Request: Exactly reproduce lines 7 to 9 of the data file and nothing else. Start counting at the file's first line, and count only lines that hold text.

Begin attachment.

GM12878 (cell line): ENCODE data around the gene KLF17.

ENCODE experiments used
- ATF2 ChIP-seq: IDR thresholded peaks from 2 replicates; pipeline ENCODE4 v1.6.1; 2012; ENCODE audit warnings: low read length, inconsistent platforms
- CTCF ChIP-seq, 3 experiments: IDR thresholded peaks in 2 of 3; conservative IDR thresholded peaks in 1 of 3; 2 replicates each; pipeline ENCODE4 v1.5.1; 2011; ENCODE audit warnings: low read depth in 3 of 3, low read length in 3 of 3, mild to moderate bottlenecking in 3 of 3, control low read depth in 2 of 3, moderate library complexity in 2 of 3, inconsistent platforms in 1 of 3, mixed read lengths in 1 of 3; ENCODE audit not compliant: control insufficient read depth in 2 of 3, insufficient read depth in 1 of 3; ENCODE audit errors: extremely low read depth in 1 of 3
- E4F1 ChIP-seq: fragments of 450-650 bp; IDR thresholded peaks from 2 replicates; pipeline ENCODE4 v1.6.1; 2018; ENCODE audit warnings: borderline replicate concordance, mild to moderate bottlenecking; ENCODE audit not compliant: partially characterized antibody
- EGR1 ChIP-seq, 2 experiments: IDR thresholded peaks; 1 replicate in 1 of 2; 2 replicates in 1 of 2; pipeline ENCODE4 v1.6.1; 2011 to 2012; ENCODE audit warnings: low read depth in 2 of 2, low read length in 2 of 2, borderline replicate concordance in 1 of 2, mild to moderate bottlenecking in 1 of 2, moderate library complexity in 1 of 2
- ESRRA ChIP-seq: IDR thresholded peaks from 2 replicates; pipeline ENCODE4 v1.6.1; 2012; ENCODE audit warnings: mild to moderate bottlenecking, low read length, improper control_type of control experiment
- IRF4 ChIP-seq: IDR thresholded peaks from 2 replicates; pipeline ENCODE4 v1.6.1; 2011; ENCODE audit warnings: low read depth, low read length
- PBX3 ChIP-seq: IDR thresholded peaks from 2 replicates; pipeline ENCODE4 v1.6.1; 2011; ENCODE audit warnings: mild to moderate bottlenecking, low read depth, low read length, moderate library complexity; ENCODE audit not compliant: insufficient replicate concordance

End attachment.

- ESRRA ChIP-seq: IDR thresholded peaks from 2 replicates; pipeline ENCODE4 v1.6.1; 2012; ENCODE audit warnings: mild to moderate bottlenecking, low read length, improper control_type of control experiment
- IRF4 ChIP-seq: IDR thresholded peaks from 2 replicates; pipeline ENCODE4 v1.6.1; 2011; ENCODE audit warnings: low read depth, low read length
- PBX3 ChIP-seq: IDR thresholded peaks from 2 replicates; pipeline ENCODE4 v1.6.1; 2011; ENCODE audit warnings: mild to moderate bottlenecking, low read depth, low read length, moderate library complexity; ENCODE audit not compliant: insufficient replicate concordance